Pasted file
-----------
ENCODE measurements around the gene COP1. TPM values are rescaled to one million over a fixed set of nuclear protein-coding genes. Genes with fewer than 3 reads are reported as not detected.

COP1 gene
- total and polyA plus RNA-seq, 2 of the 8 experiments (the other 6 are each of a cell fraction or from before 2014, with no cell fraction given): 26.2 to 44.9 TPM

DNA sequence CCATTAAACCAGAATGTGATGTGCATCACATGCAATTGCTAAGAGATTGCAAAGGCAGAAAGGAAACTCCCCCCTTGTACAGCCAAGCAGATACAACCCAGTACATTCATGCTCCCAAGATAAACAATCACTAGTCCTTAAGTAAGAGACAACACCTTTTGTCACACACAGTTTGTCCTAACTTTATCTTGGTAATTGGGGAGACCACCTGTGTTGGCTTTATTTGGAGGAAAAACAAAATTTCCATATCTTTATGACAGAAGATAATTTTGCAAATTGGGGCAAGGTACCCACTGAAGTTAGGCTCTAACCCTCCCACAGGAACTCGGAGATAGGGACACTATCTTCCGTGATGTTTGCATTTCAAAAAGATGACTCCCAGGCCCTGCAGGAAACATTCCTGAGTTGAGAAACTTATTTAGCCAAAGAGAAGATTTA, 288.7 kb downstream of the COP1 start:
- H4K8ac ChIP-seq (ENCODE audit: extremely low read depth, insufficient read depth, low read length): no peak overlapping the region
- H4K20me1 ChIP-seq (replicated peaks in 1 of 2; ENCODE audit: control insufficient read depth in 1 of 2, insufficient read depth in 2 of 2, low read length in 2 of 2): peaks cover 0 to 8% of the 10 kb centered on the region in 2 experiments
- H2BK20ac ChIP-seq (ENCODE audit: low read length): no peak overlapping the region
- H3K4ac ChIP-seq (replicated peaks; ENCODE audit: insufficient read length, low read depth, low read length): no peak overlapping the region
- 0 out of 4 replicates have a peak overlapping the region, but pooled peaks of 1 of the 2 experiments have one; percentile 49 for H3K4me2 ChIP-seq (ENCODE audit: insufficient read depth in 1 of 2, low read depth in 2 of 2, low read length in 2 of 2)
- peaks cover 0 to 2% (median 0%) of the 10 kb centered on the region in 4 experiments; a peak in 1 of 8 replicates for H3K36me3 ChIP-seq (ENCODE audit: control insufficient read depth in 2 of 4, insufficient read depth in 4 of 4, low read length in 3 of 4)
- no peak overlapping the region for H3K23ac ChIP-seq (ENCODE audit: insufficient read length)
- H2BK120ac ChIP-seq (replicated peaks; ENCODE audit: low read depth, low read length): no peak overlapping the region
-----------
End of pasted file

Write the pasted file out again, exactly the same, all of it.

ENCODE measurements around the gene COP1. TPM values are rescaled to one million over a fixed set of nuclear protein-coding genes. Genes with fewer than 3 reads are reported as not detected.

COP1 gene
- total and polyA plus RNA-seq, 2 of the 8 experiments (the other 6 are each of a cell fraction or from before 2014, with no cell fraction given): 26.2 to 44.9 TPM

DNA sequence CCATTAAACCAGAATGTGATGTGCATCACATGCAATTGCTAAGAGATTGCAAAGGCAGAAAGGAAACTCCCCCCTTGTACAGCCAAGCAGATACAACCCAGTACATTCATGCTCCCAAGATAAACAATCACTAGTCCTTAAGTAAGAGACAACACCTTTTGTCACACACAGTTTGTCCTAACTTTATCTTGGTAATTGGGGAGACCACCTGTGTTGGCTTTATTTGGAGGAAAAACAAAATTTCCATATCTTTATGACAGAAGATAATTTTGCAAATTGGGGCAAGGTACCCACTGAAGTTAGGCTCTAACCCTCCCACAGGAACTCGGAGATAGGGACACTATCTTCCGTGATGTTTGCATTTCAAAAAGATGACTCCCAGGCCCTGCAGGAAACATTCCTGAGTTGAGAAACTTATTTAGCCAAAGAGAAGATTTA, 288.7 kb downstream of the COP1 start:
- H4K8ac ChIP-seq (ENCODE audit: extremely low read depth, insufficient read depth, low read length): no peak overlapping the region
- H4K20me1 ChIP-seq (replicated peaks in 1 of 2; ENCODE audit: control insufficient read depth in 1 of 2, insufficient read depth in 2 of 2, low read length in 2 of 2): peaks cover 0 to 8% of the 10 kb centered on the region in 2 experiments
- H2BK20ac ChIP-seq (ENCODE audit: low read length): no peak overlapping the region
- H3K4ac ChIP-seq (replicated peaks; ENCODE audit: insufficient read length, low read depth, low read length): no peak overlapping the region
- 0 out of 4 replicates have a peak overlapping the region, but pooled peaks of 1 of the 2 experiments have one; percentile 49 for H3K4me2 ChIP-seq (ENCODE audit: insufficient read depth in 1 of 2, low read depth in 2 of 2, low read length in 2 of 2)
- peaks cover 0 to 2% (median 0%) of the 10 kb centered on the region in 4 experiments; a peak in 1 of 8 replicates for H3K36me3 ChIP-seq (ENCODE audit: control insufficient read depth in 2 of 4, insufficient read depth in 4 of 4, low read length in 3 of 4)
- no peak overlapping the region for H3K23ac ChIP-seq (ENCODE audit: insufficient read length)
- H2BK120ac ChIP-seq (replicated peaks; ENCODE audit: low read depth, low read length): no peak overlapping the region